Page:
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日本だと『権威主義の誘惑:民主政治の黄昏』の著書として知られているでしょうかアン・アプルボーム女史。スターリンによるウクライナの飢餓を書いたRed Famineの著者でもあります。アトランティックにプーチンとウクライナについて寄稿していました。

プーチンのモチベーションとして、NATOの東方拡大阻止、ウクライナとロシアとの親和性などが挙げられますが、アプルボームはプーチンが阻止しようとしているのは民主主義であると主張しています。最後の部分を紹介してしまっていますので、1から読み始めたい方はリンク先の記事をお読みください。Fiona Fillの論でもあるようですが、プーチンは1989年の冷戦終了時期にはロシアではなく東ドイツにいたので、ソ連崩壊までを経験しておらず、それが今の在り方に影響を及ぼしているとしています。

He is threatening to invade Ukraine because he wants democracy to fail—and not just in that country.
By Anne ApplebaumFebruary 4, 2022


And yet at the same time, Putin’s position is extremely precarious. Despite all of that power and all of that money, despite total control over the information space and total domination of the political space, Putin must know, at some level, that he is an illegitimate leader. He has never won a fair election, and he has never campaigned in a contest that he could lose. He knows that the political system he helped create is profoundly unfair, that his regime not only runs the country but owns it, making economic and foreign-policy decisions that are designed to benefit the companies from which he and his inner circle personally profit. He knows that the institutions of the state exist not to serve the Russian people, but to steal from them. He knows that this system works very well for a few rich people, but very badly for everyone else. He knows, in other words, that one day, prodemocracy activists of the kind he saw in Dresden might come for him too.


Putin is preparing to invade Ukraine again—or pretending he will invade Ukraine again—for the same reason. He wants to destabilize Ukraine, frighten Ukraine. He wants Ukrainian democracy to fail. He wants the Ukrainian economy to collapse. He wants foreign investors to flee. He wants his neighbors—in Belarus, Kazakhstan, even Poland and Hungary—to doubt whether democracy will ever be viable, in the longer term, in their countries too. Farther abroad, he wants to put so much strain on Western and democratic institutions, especially the European Union and NATO, that they break up. He wants to keep dictators in power wherever he can, in Syria, Venezuela, and Iran. He wants to undermine America, to shrink American influence, to remove the power of the democracy rhetoric that so many people in his part of the world still associate with America. He wants America itself to fail.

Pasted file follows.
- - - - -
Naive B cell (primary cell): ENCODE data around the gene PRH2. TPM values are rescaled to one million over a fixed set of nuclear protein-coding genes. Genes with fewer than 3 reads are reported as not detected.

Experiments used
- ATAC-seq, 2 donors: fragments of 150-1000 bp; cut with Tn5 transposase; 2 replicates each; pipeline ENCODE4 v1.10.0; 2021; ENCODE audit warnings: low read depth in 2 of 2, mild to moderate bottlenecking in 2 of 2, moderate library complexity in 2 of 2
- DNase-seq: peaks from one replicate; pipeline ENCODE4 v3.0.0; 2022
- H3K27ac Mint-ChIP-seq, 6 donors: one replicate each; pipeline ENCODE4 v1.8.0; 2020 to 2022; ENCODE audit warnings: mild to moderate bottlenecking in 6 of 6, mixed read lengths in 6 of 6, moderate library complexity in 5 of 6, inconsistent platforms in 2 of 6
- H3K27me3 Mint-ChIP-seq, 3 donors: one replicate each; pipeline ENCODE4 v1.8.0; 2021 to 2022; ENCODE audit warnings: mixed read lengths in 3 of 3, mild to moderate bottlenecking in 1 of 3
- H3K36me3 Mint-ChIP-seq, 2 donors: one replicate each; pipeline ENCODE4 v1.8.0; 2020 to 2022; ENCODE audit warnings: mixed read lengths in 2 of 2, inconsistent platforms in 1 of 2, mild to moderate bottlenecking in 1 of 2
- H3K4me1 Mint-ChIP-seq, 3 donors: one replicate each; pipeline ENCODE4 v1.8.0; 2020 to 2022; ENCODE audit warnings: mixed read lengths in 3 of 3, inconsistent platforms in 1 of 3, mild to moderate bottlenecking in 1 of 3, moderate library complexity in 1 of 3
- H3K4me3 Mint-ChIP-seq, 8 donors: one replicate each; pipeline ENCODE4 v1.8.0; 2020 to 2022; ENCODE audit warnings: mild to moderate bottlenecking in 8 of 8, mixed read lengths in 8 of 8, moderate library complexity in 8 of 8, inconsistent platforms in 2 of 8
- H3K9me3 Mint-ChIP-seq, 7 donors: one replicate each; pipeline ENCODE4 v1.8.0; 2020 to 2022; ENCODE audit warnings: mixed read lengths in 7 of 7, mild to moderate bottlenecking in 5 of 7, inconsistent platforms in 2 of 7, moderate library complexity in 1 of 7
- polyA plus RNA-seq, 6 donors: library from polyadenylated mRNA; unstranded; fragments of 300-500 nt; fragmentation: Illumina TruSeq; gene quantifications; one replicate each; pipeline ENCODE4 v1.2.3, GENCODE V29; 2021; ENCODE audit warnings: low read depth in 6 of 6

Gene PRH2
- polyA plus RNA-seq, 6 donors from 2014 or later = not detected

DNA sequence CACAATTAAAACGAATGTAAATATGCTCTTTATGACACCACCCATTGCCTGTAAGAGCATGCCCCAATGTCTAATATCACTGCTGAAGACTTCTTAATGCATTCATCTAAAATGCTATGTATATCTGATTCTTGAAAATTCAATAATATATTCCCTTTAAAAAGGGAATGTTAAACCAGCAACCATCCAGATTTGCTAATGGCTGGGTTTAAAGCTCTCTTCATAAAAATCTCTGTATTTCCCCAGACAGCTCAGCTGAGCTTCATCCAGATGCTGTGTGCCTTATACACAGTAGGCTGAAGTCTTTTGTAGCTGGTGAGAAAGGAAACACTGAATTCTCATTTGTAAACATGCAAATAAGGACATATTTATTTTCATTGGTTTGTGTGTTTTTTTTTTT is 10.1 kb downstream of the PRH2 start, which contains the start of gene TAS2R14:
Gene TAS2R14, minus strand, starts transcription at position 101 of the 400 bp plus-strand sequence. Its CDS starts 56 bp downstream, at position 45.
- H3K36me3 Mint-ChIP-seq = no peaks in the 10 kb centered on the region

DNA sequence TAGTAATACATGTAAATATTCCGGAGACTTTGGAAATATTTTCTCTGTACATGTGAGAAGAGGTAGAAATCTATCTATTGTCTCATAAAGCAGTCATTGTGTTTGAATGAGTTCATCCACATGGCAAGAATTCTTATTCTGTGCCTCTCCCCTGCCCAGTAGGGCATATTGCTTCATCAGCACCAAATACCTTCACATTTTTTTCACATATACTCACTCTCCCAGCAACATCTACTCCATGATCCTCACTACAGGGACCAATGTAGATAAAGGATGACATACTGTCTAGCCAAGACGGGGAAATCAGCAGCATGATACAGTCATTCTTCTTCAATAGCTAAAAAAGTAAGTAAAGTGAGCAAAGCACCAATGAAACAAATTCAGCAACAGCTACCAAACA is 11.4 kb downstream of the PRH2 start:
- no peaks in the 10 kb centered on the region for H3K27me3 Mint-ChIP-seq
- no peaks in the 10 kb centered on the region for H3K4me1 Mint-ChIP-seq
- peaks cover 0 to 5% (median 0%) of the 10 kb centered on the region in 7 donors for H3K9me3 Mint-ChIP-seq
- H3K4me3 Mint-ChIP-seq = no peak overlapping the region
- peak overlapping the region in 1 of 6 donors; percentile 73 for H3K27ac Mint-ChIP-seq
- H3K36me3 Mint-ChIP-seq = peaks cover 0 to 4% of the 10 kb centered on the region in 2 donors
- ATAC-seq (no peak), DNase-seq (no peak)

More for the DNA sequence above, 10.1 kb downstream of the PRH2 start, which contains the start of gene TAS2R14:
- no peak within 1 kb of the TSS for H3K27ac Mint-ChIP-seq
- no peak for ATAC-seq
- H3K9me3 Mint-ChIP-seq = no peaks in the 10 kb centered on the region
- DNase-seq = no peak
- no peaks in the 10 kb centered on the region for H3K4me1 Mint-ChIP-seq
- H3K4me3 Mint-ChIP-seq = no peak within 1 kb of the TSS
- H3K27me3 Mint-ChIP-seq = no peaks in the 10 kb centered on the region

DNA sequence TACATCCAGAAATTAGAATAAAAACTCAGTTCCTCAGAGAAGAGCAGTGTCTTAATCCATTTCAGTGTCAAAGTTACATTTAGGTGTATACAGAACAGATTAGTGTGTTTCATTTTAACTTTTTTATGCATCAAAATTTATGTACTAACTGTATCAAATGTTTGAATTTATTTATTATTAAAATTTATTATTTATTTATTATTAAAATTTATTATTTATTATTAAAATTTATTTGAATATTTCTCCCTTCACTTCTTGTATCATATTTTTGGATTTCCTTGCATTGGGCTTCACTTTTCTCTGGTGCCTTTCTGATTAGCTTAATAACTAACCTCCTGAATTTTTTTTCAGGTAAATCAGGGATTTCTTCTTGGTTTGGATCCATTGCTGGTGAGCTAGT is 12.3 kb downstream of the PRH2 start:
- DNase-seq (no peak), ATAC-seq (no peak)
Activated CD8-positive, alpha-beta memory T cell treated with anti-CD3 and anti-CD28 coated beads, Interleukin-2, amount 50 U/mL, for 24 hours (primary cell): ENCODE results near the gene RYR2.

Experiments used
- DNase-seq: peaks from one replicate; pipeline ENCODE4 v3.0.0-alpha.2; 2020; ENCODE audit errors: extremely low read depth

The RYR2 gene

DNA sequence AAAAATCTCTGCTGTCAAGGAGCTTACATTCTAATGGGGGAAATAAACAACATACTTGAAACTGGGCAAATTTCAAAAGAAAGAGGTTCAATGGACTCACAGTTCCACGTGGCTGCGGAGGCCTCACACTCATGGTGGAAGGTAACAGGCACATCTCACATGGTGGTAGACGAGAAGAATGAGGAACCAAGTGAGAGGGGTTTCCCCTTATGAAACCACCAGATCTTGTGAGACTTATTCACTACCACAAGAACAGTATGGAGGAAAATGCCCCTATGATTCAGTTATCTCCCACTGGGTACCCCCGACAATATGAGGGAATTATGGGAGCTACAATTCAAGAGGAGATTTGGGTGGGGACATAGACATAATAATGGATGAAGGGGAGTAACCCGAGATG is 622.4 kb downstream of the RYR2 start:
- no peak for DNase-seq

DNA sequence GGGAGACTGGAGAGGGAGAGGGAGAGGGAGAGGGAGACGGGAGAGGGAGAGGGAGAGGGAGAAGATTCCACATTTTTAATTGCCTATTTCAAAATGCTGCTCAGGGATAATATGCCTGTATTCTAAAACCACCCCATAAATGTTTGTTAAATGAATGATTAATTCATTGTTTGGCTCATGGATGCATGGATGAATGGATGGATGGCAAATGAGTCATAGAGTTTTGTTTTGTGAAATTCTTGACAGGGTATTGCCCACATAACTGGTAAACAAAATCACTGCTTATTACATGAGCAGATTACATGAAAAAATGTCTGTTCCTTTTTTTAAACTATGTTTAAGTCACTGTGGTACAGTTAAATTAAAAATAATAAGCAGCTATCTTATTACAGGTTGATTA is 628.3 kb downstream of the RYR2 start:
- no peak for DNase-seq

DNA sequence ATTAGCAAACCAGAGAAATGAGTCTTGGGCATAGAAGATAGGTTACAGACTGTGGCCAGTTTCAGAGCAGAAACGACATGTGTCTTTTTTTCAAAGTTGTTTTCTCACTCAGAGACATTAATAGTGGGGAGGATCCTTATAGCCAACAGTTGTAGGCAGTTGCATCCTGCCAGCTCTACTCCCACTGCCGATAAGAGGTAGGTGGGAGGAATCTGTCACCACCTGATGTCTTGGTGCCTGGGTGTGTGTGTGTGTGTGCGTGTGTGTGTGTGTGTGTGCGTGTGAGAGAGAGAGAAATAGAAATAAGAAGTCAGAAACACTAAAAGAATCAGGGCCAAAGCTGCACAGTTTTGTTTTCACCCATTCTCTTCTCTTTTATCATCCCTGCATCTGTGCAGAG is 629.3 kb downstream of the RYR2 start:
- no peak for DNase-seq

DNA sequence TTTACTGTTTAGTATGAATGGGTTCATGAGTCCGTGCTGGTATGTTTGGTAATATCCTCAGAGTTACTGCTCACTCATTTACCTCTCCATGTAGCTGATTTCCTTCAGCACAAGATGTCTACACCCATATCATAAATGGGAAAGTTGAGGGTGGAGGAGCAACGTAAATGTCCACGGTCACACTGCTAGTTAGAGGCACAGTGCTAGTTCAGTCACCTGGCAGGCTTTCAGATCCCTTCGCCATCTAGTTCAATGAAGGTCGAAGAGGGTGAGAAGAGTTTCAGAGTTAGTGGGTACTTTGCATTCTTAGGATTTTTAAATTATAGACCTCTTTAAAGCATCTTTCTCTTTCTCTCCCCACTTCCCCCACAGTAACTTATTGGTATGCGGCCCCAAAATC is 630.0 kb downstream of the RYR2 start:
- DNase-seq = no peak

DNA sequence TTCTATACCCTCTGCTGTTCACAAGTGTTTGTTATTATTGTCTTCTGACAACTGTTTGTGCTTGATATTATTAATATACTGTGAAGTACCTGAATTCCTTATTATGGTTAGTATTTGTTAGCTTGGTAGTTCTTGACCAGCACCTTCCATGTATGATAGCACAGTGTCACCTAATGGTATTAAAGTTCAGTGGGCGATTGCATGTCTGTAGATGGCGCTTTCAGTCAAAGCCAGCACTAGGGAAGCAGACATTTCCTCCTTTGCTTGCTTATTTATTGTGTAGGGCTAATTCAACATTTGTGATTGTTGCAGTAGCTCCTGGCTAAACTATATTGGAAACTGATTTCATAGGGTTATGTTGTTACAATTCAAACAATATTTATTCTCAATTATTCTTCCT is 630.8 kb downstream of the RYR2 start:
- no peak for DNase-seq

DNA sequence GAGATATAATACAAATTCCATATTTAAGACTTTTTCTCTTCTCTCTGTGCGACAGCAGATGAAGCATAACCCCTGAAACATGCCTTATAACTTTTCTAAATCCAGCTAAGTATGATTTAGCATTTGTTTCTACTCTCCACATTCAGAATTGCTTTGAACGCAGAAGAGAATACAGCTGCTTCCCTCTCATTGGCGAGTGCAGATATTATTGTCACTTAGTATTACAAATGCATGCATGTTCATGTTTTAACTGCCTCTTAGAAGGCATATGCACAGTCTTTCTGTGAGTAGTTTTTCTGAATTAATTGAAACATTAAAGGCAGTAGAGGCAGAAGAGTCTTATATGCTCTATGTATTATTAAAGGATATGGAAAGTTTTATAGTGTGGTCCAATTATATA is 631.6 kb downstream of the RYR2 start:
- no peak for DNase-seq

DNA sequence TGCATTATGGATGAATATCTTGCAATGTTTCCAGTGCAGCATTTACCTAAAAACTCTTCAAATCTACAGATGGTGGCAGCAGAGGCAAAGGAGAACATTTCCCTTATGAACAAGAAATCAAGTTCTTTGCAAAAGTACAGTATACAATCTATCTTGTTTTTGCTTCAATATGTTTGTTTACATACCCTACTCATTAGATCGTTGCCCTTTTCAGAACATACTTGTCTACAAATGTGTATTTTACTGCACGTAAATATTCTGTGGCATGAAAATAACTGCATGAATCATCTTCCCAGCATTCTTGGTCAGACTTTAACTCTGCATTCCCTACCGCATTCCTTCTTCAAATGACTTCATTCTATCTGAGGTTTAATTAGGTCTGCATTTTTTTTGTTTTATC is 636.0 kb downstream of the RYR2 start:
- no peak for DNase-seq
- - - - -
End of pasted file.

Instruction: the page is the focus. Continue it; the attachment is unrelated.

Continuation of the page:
These are big goals, and they might not be achievable. But Putin’s beloved Soviet Union also had big, unachievable goals. Lenin, Stalin, and their successors wanted to create an international revolution, to subjugate the entire world to the Soviet dictatorship of the proletariat. Ultimately, they failed—but they did a lot of damage while trying. Putin will also fail, but he too can do a lot of damage while trying. And not only in Ukraine.

Timothy SnyderとかRichard Haasとかもウクライナについて書いているようなので、色々読んでみようと思います。